The most iconic ads in the Cadbury Dairy Milk cache

It seems like new executions of Cadbury’s ambitious ‘Joyville’ campaign are hitting our screens almost weekly, so AdNews decided to take a look back at some of the brand’s iconic ad campaigns over the years.

Prior to ‘Joyville’, created by Saatchi & Saatchi Sydney and Fallon London, were quirky Dairy Milk ads such as ‘Wouldn’t It Be Nice’, ‘Eyebrows’ and perhaps Cadbury’s most iconic campaign, ‘Gorilla’.

2002’s ‘Wouldn’t It Be Nice’, created by Whybin TBWA Sydney, featured a cover of the iconic Beach Boys track and claymation-style characters.

Colman Rasic executive creative director Dejan Rasic said: “It was, well, nice. It was cute but didn’t change the world of chocolate marketing. ‘Gorilla’, however, is where the brand took on a whole new lease of life.”

Fallon London’s ‘Gorilla’, in which a gorilla performs a spirited rendition of Phil Collins’ ‘In The Air Tonight’ on the drums, was critically lauded and still stands as one the most viewed ads on YouTube.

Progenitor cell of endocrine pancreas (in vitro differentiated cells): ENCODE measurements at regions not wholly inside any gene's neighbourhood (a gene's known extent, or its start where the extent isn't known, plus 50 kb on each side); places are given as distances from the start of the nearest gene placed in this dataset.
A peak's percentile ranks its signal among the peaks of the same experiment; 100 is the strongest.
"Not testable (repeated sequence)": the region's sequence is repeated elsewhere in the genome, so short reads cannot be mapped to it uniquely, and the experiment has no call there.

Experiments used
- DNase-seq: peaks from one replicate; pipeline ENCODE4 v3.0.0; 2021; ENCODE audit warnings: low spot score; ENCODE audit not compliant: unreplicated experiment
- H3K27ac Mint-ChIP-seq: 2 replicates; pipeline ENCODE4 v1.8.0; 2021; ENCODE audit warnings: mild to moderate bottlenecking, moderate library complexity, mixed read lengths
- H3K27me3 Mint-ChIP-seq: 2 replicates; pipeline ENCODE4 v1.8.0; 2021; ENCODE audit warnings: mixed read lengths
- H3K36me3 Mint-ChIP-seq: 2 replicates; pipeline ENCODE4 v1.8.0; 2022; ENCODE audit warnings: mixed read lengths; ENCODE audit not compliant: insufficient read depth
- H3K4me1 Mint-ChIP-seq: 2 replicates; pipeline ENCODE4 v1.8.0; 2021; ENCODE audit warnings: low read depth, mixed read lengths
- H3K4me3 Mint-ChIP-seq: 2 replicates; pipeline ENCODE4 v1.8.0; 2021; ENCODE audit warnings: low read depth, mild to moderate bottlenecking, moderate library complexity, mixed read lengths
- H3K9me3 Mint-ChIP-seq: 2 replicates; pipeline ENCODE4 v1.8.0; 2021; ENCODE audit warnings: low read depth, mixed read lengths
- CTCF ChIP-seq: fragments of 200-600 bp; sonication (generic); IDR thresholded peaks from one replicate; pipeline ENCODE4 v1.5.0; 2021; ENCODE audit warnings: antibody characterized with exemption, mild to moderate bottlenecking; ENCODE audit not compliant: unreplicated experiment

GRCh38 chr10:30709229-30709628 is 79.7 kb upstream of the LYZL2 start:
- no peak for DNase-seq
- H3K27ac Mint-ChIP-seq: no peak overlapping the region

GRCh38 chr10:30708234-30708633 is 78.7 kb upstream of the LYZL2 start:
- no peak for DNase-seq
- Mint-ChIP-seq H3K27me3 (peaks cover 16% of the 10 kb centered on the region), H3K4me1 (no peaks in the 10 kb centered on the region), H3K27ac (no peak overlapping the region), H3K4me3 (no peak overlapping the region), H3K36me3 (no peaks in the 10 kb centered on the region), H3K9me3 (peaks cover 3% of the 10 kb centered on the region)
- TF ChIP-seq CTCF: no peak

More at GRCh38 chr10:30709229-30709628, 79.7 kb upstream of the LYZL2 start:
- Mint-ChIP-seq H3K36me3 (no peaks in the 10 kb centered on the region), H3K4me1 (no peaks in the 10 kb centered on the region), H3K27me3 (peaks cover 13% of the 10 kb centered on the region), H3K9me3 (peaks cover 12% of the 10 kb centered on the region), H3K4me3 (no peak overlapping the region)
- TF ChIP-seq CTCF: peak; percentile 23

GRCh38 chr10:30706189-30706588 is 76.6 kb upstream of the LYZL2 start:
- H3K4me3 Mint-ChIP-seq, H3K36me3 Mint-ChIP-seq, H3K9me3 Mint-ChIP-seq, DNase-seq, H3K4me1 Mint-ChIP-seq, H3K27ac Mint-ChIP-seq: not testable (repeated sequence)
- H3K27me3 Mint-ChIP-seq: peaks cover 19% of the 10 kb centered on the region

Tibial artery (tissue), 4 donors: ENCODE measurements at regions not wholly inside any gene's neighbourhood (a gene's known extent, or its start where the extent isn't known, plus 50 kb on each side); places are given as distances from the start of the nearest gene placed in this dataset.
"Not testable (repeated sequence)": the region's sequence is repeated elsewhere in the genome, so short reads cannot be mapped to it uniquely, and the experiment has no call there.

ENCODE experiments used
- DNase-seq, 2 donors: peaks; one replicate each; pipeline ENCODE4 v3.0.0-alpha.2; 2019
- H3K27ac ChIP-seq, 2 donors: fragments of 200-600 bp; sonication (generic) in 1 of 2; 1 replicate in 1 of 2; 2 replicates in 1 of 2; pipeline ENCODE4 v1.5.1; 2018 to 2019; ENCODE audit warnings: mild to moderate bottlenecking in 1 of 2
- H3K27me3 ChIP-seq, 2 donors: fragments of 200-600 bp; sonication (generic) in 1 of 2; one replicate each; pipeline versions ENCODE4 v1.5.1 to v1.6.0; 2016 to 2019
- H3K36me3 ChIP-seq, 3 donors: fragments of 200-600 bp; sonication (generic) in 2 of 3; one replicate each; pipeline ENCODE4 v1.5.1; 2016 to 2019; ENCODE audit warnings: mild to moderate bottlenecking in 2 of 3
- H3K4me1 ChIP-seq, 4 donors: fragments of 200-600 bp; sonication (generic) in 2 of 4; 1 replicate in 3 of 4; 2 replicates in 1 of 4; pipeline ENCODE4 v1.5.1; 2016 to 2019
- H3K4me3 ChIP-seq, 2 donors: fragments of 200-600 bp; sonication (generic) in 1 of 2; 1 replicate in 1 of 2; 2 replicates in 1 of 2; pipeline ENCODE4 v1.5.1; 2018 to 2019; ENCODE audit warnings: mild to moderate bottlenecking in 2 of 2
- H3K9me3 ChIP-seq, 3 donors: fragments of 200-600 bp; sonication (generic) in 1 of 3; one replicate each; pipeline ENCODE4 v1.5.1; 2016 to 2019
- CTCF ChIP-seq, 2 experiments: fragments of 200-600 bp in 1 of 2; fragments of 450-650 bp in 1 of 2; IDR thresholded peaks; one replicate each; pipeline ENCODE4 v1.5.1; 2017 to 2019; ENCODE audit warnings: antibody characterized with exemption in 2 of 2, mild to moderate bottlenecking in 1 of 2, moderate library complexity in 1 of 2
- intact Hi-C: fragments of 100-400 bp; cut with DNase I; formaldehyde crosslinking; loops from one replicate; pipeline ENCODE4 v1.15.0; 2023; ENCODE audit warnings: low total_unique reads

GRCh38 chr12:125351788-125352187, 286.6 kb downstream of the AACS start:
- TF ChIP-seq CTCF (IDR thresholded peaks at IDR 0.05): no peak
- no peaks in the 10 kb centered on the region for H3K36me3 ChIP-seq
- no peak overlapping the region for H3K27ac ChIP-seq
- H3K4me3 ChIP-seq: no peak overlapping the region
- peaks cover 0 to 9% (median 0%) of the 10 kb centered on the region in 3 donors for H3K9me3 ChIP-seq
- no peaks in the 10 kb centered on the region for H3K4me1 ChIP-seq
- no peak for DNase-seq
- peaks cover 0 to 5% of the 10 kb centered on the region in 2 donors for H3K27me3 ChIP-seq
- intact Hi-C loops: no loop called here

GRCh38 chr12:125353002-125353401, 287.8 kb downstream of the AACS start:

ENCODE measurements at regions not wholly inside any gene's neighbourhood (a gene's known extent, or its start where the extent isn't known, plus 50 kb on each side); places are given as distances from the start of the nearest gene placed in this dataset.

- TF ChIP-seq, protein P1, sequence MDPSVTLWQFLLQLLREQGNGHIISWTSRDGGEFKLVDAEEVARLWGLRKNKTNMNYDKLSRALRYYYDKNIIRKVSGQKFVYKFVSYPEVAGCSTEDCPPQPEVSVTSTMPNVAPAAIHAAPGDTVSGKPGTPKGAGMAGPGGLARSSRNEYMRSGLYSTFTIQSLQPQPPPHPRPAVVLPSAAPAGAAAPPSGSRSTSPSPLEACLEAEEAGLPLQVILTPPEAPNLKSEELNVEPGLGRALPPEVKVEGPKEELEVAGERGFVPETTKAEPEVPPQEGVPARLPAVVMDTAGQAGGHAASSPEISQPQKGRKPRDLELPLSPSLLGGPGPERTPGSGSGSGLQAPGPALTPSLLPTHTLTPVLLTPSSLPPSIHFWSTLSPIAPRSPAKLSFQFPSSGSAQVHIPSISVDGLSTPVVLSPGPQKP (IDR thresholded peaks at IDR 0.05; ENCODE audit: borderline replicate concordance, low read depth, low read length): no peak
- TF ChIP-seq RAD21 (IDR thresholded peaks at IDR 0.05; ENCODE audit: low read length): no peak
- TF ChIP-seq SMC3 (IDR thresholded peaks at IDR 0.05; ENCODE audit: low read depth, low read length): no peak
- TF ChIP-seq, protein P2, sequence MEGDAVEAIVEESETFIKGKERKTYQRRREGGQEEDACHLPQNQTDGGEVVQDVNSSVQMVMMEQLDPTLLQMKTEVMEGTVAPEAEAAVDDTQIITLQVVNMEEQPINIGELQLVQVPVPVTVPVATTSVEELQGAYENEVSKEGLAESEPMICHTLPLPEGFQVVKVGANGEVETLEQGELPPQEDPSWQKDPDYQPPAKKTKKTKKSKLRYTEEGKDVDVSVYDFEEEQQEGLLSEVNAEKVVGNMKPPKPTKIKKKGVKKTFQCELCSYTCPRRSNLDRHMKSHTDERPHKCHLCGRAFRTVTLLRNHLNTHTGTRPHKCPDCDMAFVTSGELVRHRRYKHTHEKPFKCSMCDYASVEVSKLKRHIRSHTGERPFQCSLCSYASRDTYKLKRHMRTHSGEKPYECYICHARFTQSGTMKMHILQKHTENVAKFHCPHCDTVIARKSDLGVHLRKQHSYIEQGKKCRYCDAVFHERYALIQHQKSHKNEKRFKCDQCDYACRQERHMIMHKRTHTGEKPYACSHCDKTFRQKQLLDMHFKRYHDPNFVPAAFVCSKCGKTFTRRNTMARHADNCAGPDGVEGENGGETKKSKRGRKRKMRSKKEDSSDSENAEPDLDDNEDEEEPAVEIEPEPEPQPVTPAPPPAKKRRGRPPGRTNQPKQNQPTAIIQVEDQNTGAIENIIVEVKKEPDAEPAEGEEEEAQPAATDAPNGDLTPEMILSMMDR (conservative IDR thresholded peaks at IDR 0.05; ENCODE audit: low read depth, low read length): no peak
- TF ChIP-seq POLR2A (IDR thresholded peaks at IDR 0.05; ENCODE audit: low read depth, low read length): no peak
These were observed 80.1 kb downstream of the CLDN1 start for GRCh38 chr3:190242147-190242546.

303Lowe executive creative director Simon Langley said: “It was so different that it initially threw people, but that’s why it worked. It got to the heart of the joy of eating chocolate in a fresh and engaging way. It didn’t feel like a normal chocolate ad.”

You need Flash player 8+ and JavaScript enabled to view this video.

It was two years before Cadbury released ‘Eyebrows’, partnering again with Fallon London. The ad depicted two youngsters performing an elaborate face-wiggling routine to an electro-funk track.

Whybin TBWA Sydney joint executive creative director Matty Burton said: “‘Eyebrows’ was effective in embodying the feeling of eating chocolate for consumers. It was fun and made you smile. [Cadbury] is not a serious brand and it doesn’t need to have an opinion, because it’s promoting a moment of pleasure.”

You need Flash player 8+ and JavaScript enabled to view this video.

In speaking of the brand’s most recent push, he added: “‘Joyville’ is another good extension of this proposition, but Cadbury doesn’t have to stick with the ‘joy’ idea forever – it could go somewhere else fun.”

You need Flash player 8+ and JavaScript enabled to view this video.

This article first appeared in the 21 September 2012 edition of AdNews, in print and on iPad. Click here to subscribe for more news, features and opinion.

Sign up to the AdNews newsletter, like us on Facebook or follow us on Twitter for breaking stories and campaigns throughout the day.

Have something to say? Send us your comments using the form below or contact the writer at amykellow@yaffa.com.au

comments powered by Disqus


latest comments


jobs»